The implementation of ICD-10 is less than a year away. For those of you entering the medical coding industry, you will need to become certified in ICD-10. For individuals who are already certified in ICD-10 you will need to be recertified in ICD-10 or receive a specific number of continuing education hours related to ICD-10. Your course of action will depend on the organization you plan on getting certified through or the organization you are already certified through.
Individuals who plan on getting their first certification through the American Academy of Professional Coders will have to wait until January 1, 2015. This is the date that AAPC will start offering certification exams on ICD-10. Prior to this date, AAPC will continue to offer certification in ICD-9. Medical coders who are already certified through AAPC will be required to take an ICD-10 Proficiency Assessment. This assessment must be completed by September 30, 2015. For more information please visit http://www.aapc.com/ICD-10/icd-10-assessment-training.aspx.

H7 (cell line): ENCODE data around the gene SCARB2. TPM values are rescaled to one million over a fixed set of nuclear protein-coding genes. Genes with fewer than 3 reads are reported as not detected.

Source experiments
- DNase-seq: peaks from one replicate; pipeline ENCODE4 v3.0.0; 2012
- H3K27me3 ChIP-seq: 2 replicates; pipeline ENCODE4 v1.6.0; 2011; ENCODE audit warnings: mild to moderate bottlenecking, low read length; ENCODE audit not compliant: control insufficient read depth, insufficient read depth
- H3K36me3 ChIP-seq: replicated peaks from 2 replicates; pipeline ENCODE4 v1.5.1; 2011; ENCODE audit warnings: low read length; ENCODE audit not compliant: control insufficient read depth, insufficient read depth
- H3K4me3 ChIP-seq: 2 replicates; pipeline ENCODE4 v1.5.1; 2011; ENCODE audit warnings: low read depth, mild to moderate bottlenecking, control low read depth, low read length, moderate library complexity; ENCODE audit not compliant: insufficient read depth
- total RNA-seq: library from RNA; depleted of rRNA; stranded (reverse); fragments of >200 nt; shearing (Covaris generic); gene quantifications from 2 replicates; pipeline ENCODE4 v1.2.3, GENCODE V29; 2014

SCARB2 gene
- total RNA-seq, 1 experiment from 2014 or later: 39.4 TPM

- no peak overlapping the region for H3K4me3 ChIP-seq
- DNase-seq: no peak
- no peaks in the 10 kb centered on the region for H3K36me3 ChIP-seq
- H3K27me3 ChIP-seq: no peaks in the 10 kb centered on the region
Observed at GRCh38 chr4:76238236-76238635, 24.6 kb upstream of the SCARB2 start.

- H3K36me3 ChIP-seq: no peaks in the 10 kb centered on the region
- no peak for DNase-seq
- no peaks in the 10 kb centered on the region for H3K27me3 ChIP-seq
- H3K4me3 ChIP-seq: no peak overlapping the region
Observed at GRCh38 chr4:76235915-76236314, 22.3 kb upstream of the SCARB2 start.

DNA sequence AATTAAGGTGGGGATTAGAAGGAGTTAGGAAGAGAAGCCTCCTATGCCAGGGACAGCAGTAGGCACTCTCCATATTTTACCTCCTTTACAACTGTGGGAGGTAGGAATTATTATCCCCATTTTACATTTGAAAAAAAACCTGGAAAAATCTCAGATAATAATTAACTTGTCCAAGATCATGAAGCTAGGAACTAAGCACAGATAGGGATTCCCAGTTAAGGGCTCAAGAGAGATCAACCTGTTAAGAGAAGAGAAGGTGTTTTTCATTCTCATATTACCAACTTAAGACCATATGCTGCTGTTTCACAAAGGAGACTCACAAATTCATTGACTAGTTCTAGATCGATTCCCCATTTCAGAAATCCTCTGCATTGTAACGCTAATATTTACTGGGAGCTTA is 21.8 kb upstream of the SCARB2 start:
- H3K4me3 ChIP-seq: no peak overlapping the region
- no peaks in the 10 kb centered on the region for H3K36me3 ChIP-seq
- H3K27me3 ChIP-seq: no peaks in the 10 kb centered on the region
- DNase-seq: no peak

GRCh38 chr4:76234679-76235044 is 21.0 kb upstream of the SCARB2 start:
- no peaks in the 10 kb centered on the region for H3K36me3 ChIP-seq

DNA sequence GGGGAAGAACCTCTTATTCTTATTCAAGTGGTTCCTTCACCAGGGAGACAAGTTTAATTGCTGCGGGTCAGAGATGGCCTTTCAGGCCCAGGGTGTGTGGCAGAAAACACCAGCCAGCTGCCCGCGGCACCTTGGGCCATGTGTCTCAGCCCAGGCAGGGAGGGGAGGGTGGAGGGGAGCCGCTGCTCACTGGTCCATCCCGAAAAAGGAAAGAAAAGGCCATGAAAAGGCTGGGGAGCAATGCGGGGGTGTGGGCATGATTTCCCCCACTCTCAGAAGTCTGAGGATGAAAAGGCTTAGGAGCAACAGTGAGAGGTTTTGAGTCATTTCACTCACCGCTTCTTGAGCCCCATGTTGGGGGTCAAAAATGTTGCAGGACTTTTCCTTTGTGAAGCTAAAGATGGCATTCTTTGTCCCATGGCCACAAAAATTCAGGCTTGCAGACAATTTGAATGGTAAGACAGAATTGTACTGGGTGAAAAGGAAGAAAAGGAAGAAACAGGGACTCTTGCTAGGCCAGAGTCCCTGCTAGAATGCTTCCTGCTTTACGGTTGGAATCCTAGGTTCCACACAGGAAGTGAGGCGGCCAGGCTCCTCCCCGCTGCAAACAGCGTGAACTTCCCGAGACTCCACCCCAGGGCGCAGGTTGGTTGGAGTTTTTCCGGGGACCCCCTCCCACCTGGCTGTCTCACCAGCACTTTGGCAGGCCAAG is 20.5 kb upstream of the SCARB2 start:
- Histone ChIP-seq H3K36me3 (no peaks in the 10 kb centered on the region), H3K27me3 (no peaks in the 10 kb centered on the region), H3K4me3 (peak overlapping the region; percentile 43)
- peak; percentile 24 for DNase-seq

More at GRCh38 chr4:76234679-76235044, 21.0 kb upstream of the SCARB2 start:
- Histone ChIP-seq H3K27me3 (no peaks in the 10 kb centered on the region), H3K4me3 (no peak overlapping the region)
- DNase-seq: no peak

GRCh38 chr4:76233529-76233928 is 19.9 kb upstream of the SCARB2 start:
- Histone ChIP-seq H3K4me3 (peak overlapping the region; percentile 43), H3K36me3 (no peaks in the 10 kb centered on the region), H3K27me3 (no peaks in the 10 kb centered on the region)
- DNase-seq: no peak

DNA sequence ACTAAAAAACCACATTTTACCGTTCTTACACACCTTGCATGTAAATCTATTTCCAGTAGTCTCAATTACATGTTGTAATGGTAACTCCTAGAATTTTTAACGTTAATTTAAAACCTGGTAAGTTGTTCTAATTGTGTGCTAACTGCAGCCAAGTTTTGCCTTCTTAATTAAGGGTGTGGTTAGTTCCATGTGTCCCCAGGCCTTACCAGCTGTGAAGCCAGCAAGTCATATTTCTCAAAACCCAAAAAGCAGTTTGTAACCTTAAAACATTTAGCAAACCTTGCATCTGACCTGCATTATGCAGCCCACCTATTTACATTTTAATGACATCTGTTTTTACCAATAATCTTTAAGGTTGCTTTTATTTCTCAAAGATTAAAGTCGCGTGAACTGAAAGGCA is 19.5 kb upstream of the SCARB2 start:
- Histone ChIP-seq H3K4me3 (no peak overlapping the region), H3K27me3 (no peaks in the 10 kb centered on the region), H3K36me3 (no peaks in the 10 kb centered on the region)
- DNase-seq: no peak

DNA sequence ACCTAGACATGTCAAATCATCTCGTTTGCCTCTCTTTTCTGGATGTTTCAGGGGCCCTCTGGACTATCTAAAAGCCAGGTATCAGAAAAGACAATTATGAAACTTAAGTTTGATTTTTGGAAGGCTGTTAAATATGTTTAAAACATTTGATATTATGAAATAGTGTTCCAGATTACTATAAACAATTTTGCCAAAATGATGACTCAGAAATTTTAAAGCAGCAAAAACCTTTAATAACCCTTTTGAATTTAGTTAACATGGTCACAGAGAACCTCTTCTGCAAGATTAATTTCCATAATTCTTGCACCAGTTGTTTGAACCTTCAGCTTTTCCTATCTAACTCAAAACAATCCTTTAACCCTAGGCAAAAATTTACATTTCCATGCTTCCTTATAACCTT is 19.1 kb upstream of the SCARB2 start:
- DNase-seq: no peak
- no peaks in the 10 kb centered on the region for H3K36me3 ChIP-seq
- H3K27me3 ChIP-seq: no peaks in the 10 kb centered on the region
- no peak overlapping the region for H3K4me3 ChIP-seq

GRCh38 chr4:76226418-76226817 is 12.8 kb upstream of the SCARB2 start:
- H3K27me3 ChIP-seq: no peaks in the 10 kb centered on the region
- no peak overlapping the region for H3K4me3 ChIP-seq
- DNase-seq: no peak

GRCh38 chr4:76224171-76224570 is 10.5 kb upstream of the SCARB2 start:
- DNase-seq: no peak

Individuals who plan on getting their first certification through the American Health Information Management Association can get certified in ICD-10 starting on April 1, 2014. Medical coders who are already certified through AHIMA are required to obtain a specific number of continuing education hours related to ICD-10. The number of required hours depends on which certification you have. For example, if you have the CCA certification you are required to obtain 18 hours. You have until December 31, 2014 to obtain these hours. For more information please visit http://www.ahima.org/~/media/AHIMA/Files/Certification/ICD10_CEU_FAQs.ashx.
Those individuals who pass an ICD-10 certification will be prepared to enter the workforce when ICD-10 is implemented. Those individuals who pass the ICD-10 Proficiency Assessment and those who obtain the required ICD-10 continuing education hours will demonstrate to their employer their ICD-10 knowledge and professional commitment.
What are your ICD-10 plans?